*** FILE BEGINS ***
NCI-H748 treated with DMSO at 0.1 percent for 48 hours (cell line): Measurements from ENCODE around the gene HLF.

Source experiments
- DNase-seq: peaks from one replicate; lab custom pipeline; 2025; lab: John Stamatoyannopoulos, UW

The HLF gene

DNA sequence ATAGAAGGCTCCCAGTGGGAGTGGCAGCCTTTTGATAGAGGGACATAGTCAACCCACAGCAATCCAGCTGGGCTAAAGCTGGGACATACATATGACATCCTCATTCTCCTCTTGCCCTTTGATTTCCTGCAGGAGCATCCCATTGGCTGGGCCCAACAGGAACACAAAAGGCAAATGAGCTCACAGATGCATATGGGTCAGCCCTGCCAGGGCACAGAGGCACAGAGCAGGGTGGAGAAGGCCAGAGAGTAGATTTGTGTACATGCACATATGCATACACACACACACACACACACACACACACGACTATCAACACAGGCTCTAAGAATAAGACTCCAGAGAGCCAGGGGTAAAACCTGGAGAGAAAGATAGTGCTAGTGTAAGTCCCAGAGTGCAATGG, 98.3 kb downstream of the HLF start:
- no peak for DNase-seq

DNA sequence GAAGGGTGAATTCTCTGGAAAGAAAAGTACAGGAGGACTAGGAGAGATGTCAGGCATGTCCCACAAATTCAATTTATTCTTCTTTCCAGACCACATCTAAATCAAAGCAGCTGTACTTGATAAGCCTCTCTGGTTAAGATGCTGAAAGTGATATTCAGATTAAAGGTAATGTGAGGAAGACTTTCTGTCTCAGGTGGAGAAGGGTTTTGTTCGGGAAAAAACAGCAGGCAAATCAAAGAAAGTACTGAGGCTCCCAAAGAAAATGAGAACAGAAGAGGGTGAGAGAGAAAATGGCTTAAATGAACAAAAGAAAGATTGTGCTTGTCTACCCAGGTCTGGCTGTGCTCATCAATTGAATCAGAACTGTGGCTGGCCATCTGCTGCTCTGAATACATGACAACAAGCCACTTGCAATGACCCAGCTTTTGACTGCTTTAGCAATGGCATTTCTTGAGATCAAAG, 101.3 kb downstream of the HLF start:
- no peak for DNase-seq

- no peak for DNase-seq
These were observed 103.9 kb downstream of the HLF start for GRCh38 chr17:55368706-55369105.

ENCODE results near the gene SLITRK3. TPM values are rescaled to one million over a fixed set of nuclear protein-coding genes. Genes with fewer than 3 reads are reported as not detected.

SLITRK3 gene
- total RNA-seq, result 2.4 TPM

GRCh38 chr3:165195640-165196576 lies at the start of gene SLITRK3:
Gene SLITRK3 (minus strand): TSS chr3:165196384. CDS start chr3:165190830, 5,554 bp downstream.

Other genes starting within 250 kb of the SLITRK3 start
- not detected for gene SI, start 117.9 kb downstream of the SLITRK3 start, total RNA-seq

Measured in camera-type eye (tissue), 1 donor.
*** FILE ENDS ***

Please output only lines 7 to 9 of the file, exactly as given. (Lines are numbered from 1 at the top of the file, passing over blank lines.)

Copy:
DNA sequence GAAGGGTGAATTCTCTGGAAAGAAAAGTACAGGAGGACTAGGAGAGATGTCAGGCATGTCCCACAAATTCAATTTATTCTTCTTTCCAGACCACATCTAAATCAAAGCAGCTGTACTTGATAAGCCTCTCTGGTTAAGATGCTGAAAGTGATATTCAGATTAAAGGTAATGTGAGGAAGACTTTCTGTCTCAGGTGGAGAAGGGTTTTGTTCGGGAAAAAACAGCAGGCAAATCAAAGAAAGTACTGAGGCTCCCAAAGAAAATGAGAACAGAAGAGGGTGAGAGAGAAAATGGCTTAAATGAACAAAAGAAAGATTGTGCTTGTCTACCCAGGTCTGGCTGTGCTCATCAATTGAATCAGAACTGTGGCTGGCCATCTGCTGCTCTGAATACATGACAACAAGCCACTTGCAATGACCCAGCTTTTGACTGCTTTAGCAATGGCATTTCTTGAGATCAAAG, 101.3 kb downstream of the HLF start:
- no peak for DNase-seq

- no peak for DNase-seq